But when my family moved away from that house, I took five minutes and I buried a box in the yard. It once contained soap flakes but now it was a coffin for a deflated, orange pebbled leather ball, with a fishing lure hooked deep in its flesh. It was a private goodbye to a guy that never lived, from a kid that lived mostly in his head.

But in the bottom of the box, underground where the fence meets the tree, in the middle of what remained of the ball, was a baby tooth of mine.

I figured it would not hurt to give him a chance to find me after I moved, so our cat and mouse game could go on.

Friday, October 18, 2013

Self Portrait

I used be be an artist.

Personally, I think the above statement is kind of like saying, "I used to be Irish" or "I've given up breathing."

Truth is, I became a poet from the back door, a frustrated and blocked painter wasting time online instead of painting, Keeping posts brief required a bit of word wrestling, I joined a couple of writing forums, and I was hooked.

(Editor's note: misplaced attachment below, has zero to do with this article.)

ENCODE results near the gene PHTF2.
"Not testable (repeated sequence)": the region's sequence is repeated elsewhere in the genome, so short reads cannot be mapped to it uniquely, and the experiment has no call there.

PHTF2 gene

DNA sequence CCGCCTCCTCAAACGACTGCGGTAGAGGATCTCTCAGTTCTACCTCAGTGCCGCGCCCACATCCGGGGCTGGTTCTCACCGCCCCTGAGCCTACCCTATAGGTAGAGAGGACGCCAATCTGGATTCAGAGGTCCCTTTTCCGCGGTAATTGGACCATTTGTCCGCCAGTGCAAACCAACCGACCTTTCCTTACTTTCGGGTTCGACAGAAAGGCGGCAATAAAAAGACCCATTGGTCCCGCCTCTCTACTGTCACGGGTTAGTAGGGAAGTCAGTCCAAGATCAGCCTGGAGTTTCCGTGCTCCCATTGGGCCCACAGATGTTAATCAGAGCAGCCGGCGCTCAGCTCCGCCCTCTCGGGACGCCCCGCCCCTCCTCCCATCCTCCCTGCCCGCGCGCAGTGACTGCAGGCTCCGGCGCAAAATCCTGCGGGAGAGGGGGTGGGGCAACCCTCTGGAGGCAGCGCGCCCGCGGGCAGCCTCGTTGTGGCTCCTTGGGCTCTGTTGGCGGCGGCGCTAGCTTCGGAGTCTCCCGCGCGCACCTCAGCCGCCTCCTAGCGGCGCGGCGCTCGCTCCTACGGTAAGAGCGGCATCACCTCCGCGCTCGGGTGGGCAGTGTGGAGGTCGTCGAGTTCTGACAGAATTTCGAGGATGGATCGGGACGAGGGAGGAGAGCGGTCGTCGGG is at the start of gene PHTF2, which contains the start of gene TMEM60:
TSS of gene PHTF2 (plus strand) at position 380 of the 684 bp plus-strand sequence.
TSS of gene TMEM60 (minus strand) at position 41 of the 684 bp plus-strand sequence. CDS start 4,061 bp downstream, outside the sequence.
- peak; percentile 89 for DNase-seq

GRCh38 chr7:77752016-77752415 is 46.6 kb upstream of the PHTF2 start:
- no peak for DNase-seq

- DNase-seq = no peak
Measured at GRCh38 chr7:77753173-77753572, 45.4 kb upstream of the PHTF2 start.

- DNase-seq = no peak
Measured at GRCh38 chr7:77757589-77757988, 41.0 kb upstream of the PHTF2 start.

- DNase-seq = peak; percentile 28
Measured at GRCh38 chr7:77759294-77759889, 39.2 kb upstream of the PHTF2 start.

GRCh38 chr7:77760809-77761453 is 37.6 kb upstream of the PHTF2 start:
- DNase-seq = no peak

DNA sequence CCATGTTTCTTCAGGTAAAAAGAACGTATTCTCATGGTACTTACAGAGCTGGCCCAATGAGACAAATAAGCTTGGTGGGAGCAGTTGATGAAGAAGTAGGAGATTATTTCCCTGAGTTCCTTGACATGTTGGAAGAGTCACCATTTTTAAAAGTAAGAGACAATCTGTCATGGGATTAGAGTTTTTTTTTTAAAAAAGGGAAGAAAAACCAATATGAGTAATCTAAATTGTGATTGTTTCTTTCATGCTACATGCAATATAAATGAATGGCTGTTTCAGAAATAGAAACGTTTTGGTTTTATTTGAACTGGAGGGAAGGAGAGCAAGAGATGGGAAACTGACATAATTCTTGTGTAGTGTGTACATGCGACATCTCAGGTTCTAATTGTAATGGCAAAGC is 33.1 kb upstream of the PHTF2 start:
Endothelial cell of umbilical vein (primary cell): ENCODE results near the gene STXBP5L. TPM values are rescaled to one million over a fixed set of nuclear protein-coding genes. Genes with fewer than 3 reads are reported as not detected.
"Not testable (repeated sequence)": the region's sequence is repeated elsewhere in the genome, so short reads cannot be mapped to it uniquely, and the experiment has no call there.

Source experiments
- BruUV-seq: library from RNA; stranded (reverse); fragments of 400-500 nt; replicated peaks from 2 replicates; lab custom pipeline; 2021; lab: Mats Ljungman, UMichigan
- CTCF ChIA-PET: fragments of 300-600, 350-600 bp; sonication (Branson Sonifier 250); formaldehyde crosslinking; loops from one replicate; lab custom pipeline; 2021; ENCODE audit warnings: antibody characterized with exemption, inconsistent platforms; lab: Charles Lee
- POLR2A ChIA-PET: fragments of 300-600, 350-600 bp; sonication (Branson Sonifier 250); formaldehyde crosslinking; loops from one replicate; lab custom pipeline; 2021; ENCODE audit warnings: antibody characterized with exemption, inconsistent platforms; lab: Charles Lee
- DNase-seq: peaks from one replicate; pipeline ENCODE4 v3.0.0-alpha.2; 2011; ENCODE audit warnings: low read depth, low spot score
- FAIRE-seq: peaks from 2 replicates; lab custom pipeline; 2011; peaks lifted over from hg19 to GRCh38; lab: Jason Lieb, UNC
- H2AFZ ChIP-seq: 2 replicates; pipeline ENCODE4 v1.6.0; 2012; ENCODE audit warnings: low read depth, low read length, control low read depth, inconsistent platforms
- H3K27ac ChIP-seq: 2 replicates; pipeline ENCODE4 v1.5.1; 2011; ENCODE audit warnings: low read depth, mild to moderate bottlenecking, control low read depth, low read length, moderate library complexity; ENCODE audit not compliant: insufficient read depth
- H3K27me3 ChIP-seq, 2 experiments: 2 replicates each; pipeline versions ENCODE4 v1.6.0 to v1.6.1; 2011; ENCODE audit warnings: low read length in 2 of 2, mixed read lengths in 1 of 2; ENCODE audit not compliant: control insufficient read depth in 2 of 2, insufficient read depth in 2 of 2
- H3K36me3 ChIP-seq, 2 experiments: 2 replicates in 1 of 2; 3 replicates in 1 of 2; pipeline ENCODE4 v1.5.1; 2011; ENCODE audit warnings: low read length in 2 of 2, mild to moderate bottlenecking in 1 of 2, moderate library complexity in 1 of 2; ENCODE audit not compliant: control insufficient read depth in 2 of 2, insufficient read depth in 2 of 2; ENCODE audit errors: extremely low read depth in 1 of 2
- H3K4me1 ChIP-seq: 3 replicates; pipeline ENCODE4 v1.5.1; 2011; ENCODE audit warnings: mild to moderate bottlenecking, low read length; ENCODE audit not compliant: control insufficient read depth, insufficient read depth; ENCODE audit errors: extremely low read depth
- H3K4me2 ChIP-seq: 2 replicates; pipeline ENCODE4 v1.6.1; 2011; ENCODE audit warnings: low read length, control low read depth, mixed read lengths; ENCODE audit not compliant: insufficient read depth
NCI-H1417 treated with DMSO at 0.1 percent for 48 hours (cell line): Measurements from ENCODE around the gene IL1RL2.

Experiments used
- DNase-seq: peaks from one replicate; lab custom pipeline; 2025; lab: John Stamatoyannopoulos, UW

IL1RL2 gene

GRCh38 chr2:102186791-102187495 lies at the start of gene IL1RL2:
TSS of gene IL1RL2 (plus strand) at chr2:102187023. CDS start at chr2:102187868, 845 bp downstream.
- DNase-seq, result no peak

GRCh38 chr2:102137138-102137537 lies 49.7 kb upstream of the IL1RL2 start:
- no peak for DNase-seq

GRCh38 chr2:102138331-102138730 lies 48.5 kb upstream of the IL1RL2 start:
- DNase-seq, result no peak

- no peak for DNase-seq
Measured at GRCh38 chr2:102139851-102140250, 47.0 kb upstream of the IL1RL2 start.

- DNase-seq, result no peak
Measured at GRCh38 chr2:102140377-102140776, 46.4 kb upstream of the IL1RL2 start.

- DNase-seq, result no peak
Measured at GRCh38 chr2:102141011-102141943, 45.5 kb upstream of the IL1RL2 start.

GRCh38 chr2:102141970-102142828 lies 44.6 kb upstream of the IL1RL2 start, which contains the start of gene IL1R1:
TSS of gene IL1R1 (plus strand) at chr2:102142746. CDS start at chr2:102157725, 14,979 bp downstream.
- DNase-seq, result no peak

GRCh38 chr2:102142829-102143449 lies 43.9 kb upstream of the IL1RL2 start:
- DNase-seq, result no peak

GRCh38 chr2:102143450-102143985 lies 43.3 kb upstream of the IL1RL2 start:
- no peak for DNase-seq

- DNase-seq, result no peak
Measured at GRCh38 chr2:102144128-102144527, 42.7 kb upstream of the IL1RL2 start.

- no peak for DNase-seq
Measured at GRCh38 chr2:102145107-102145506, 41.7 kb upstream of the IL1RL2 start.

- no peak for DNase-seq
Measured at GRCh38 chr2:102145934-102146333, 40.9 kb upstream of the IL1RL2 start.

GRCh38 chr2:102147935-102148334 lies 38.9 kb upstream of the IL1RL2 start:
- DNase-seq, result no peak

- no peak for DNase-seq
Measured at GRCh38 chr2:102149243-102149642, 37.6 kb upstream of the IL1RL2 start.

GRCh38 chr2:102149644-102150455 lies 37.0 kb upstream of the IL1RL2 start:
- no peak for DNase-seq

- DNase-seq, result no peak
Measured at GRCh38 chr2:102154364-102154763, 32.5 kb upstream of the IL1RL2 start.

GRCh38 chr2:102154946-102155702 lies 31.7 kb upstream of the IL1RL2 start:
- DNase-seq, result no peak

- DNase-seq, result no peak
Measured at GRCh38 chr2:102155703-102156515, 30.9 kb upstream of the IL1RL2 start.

At any rate, while I broke my dry spell with canvas, I still write poems. Here is one that combines both.


A stroke of ocher
and I smell the earth, loamy and cool.

A daub of blue,
and I have eyes to look up at his brush.

I cannot free myself from this frame,
I am glued to this canvas,
wearing his face,
hooked and wired to his wall.

He brushes past me
and I hate him.

Once the cool fresh paint
felt wonderful, creative and new.

As the pink and red slash of my mouth
huffs in indignation, he ignores me,
the pliable flesh he created
hardening into insoluble form,
never to change again.

I used to envy him,
strutting to and fro beyond my frame.